3. Are the Braves getting lackluster production from left-handed relievers?
The overall numbers are, admittedly, alarming for a playoff contender.
The Atlanta Braves have trotted out three left-handed relievers in the second half — Sean Newcomb, Jerry Blevins and A.J. Minter — but only two regulars since the trade deadline. When the front office added three right-handed veterans to bolster the bullpen mix for the playoff run, it (perhaps inadvertently) doubled down on Newcomb and Blevins, especially if the franchise plans on giving Max Fried and Dallas Keuchel playoff starts. Here’s how those two arms have fared since the All-Star break:
Sean Newcomb: The 26-year-old owns the worst second-half WAR among Braves pitchers (-0.6) thanks to his 6.53 FIP and 16.7 percent walk rate. The converted starter, who dominated in relief role during last season’s NLDS and earlier in the 2019 campaign, has given up five home runs in 22 innings since the break. His 80 percent second-half strand rate is the only thing keeping his ERA at 4.50 over that span.
Jerry Blevins: The veteran lefty specialist claims a respectable 3.65 ERA in the second half, but his walk rate is over 13 percent and he’s given up three homers in 12 1/3 innings.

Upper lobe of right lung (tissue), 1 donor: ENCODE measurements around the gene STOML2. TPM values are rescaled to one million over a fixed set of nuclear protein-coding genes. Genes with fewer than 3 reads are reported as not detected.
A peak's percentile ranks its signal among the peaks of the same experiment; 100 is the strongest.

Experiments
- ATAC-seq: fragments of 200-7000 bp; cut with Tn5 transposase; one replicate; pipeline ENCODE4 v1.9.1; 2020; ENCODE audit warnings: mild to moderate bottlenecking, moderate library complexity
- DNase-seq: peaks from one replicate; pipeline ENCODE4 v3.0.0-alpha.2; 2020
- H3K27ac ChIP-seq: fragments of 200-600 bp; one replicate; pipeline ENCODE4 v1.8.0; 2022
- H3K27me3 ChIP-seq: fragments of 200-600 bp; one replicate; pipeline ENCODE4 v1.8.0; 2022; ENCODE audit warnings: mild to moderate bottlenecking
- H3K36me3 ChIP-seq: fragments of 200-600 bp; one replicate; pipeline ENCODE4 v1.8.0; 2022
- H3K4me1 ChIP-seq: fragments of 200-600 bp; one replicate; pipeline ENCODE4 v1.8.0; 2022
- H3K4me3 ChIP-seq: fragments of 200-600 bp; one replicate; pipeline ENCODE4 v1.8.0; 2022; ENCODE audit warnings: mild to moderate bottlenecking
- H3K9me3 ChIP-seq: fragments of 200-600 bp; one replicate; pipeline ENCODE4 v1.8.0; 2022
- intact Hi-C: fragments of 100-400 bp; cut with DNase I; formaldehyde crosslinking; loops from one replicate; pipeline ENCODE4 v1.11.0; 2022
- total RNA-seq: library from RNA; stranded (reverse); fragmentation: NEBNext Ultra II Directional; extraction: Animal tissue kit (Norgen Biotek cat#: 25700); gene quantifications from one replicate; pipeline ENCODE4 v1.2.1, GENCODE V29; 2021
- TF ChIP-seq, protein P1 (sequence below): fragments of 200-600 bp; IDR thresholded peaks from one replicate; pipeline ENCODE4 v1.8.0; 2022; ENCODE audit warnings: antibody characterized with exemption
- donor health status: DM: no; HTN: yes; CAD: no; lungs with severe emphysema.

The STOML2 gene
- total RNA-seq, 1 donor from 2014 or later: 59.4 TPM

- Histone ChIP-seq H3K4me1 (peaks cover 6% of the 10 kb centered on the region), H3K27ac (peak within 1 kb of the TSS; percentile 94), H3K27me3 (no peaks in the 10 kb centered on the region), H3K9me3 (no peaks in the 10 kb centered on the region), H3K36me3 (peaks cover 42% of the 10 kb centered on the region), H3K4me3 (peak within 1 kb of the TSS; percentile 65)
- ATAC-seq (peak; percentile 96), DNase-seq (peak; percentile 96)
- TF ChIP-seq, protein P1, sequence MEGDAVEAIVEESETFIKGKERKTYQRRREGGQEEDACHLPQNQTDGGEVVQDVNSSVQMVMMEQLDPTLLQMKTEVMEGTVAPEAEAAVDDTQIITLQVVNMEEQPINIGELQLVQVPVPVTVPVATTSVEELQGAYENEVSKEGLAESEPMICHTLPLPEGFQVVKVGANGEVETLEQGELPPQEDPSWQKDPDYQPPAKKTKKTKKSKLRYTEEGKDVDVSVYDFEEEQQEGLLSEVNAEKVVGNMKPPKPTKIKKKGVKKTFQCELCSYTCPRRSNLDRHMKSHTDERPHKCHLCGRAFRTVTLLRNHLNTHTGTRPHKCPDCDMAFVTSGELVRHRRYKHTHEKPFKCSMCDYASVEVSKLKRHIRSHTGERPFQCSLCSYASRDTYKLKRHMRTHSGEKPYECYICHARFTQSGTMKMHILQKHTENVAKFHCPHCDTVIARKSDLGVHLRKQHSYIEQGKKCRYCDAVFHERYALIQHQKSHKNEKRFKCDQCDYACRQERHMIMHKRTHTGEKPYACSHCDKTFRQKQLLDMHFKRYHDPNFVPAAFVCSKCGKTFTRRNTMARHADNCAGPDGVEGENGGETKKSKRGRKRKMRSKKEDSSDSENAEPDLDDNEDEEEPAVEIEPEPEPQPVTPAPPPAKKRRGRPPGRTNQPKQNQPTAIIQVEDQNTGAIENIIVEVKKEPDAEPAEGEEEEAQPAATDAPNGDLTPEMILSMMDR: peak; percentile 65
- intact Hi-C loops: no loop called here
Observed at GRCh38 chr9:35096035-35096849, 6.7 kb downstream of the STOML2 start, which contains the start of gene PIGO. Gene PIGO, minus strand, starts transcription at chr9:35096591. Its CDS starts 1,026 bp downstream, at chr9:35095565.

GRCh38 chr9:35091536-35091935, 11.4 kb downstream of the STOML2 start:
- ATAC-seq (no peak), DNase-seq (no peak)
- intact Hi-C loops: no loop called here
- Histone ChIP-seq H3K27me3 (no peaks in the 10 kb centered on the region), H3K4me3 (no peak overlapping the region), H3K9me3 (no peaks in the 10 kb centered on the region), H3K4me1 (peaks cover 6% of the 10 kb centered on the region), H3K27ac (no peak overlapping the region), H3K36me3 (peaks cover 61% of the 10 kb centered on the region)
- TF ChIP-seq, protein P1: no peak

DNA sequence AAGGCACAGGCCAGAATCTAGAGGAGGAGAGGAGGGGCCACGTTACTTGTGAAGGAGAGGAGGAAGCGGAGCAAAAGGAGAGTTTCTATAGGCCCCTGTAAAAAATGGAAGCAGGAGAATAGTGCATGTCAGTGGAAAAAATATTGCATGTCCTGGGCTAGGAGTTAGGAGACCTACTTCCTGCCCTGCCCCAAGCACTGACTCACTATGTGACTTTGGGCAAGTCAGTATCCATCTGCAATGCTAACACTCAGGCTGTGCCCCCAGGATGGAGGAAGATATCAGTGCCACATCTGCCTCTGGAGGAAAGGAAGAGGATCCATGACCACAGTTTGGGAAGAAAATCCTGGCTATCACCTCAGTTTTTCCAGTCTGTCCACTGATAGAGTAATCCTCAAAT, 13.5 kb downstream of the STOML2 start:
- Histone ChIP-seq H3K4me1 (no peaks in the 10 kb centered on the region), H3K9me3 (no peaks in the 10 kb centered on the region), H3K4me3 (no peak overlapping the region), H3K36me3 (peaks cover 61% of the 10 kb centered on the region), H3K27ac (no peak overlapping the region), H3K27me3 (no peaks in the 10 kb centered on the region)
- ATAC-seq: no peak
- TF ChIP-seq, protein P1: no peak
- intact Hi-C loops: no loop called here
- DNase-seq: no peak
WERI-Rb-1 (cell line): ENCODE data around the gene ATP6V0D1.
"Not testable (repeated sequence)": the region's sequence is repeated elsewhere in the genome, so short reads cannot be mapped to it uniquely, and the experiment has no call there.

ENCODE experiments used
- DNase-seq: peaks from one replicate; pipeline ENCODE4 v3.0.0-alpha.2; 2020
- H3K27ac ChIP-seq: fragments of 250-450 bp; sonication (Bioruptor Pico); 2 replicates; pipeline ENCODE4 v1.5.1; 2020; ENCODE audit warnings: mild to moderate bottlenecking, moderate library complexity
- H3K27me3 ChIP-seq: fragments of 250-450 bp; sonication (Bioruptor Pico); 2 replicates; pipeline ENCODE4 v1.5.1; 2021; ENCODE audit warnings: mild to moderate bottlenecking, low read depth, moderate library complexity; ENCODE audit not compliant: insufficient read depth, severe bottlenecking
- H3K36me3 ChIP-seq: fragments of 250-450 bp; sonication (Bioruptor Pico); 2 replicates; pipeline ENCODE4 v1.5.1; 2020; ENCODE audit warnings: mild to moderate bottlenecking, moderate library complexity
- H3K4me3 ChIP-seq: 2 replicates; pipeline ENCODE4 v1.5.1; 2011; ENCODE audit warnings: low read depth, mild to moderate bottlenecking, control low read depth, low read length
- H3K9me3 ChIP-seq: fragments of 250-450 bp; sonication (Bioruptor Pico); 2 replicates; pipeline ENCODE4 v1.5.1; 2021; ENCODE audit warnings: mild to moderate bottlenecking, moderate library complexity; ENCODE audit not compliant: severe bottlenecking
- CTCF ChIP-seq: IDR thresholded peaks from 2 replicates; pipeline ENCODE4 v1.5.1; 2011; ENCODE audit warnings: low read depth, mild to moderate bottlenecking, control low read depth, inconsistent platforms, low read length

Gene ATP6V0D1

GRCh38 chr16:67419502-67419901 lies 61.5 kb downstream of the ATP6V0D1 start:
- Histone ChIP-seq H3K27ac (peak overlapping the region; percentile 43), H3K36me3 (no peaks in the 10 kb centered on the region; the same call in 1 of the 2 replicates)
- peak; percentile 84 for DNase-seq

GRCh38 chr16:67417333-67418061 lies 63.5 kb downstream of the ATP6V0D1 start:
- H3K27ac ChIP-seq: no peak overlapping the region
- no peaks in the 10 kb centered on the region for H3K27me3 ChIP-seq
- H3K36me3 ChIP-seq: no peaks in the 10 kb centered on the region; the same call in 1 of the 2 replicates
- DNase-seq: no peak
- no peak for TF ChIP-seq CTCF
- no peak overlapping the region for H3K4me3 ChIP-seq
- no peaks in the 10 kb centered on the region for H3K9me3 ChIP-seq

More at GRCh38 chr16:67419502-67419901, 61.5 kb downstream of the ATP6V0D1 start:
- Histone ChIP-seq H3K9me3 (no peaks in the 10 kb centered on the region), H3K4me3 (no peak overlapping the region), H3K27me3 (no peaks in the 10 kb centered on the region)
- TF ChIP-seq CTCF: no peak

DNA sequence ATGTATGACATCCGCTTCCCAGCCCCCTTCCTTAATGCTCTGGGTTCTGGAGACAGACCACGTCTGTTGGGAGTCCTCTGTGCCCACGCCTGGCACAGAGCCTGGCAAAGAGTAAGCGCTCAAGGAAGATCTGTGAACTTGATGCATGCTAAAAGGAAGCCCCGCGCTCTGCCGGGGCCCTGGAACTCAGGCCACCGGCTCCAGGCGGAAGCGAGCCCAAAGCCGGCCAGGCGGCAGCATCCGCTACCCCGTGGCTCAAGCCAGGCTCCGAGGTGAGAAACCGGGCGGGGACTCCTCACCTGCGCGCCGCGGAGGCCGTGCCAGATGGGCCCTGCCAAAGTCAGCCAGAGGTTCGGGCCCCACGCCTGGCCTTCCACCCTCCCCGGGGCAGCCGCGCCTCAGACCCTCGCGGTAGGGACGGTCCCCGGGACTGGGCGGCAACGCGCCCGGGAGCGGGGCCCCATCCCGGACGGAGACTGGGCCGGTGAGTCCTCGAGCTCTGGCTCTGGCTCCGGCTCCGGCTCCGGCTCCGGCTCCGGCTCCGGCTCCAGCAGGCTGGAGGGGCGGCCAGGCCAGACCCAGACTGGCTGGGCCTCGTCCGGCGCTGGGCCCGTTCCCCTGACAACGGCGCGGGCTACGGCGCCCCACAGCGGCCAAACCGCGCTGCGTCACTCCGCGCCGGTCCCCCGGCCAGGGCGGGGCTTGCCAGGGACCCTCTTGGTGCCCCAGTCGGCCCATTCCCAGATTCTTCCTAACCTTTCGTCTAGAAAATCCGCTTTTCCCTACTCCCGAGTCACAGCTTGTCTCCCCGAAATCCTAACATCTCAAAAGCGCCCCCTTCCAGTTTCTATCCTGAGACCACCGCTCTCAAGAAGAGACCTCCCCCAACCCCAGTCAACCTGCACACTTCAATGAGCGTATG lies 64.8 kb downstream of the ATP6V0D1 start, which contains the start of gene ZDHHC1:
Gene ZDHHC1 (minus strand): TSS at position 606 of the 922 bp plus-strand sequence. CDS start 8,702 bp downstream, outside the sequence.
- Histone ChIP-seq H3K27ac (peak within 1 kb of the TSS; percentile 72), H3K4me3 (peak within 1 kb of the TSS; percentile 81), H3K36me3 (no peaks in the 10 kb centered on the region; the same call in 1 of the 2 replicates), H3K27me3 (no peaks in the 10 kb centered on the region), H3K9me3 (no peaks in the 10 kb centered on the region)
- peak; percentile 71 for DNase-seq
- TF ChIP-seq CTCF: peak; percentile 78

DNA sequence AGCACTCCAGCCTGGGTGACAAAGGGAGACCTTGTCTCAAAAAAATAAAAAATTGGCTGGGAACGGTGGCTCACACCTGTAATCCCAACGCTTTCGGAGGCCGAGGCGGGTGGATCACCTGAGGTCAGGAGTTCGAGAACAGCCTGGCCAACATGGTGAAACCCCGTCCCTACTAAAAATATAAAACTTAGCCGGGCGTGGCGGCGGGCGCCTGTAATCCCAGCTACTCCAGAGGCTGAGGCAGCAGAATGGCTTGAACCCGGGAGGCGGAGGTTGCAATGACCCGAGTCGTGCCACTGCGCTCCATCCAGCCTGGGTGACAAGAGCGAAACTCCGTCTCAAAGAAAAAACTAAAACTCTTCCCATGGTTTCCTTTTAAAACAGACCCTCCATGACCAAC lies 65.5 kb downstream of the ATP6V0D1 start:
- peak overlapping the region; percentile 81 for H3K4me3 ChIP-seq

A.J. Minter carried a 9.00 ERA into his first outing since the July 30 on Sunday afternoon and gave up four hits with one strikeout, though he did not allow an earned run of his own. Still, at this point it would be difficult to project Minter, the presumed future closer for this franchise at the beginning of the season, to make the postseason roster barring injury or a spectacular September stretch run — and he did not jump out to a promising start.
So are the Braves in trouble if they run into a postseason opponent like the Dodgers or Cubs, two clubs hitting much better against right-handed pitching this season? Well, the outlook is a bit more optimistic when viewing Newcomb and/or Blevins through the lens of facing left-handed hitters only (second-half weighted on-base average):
Newcomb: .277 wOBA vs. LHH, .338 wOBA vs. RHH
Blevins: .237 wOBA vs. LHH, .322 wOBA vs. RHH
Those weighted on-base averages against left-handed hitters are two of the top 24 second-half marks in baseball among left-handed pitchers. Atlanta’s bullpen may be righty-dominant entering the stretch run, but the team’s two lefty staples have been able to find some success against same-side hitters, something to keep in mind when their names are called in high-leverage situations this month and beyond.
John E. Sokolowski